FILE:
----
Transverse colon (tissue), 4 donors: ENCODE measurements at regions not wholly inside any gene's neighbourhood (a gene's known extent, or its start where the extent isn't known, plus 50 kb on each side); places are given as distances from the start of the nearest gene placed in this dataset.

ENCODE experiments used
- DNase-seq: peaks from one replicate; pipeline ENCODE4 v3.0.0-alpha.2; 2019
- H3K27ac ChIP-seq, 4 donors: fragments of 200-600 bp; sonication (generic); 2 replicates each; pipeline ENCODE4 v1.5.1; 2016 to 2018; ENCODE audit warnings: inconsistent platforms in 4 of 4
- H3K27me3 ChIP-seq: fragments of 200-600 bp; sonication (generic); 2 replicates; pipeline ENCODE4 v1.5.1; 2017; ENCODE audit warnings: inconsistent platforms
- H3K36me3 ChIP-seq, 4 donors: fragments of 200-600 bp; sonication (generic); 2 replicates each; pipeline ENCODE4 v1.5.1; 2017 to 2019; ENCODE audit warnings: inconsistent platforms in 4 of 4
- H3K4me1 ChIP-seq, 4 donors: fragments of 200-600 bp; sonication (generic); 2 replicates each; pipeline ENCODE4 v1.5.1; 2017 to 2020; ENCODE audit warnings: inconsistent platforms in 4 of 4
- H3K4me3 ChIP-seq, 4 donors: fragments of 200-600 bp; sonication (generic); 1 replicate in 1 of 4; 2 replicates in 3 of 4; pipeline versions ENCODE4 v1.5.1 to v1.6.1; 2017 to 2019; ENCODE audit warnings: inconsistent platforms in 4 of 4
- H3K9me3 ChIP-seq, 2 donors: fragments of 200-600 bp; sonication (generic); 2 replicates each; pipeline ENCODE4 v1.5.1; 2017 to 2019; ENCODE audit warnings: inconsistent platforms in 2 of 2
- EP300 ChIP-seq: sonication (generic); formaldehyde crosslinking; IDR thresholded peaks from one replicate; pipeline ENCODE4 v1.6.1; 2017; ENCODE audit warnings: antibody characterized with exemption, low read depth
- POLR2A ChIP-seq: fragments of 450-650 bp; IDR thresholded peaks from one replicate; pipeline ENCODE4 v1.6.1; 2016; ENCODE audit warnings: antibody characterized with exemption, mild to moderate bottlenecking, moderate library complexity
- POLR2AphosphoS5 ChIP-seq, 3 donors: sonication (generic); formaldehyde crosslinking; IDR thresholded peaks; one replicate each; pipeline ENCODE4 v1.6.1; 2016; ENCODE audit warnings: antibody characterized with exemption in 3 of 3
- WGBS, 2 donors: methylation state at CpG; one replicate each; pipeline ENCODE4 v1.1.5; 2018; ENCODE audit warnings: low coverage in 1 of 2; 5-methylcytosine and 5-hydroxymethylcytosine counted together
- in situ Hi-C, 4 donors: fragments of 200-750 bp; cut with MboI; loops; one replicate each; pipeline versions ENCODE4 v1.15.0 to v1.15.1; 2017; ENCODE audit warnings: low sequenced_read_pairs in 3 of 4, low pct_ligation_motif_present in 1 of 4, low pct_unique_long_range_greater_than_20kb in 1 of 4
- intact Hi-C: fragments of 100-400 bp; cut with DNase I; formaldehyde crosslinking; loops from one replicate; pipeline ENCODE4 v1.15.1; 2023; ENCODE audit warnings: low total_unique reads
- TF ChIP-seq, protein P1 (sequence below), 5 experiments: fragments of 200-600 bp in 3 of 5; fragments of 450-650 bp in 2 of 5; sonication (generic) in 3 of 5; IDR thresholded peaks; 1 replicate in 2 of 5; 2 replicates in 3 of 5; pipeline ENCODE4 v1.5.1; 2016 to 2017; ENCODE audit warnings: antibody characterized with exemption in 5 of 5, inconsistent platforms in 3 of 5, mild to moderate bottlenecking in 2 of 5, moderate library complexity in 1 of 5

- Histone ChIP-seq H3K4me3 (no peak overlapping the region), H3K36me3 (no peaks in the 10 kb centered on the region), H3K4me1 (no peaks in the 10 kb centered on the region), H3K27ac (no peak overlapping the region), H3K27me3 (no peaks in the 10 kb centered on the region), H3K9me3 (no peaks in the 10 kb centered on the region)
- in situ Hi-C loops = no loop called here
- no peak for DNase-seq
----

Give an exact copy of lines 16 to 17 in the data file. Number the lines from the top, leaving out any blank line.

- TF ChIP-seq, protein P1 (sequence below), 5 experiments: fragments of 200-600 bp in 3 of 5; fragments of 450-650 bp in 2 of 5; sonication (generic) in 3 of 5; IDR thresholded peaks; 1 replicate in 2 of 5; 2 replicates in 3 of 5; pipeline ENCODE4 v1.5.1; 2016 to 2017; ENCODE audit warnings: antibody characterized with exemption in 5 of 5, inconsistent platforms in 3 of 5, mild to moderate bottlenecking in 2 of 5, moderate library complexity in 1 of 5

- Histone ChIP-seq H3K4me3 (no peak overlapping the region), H3K36me3 (no peaks in the 10 kb centered on the region), H3K4me1 (no peaks in the 10 kb centered on the region), H3K27ac (no peak overlapping the region), H3K27me3 (no peaks in the 10 kb centered on the region), H3K9me3 (no peaks in the 10 kb centered on the region)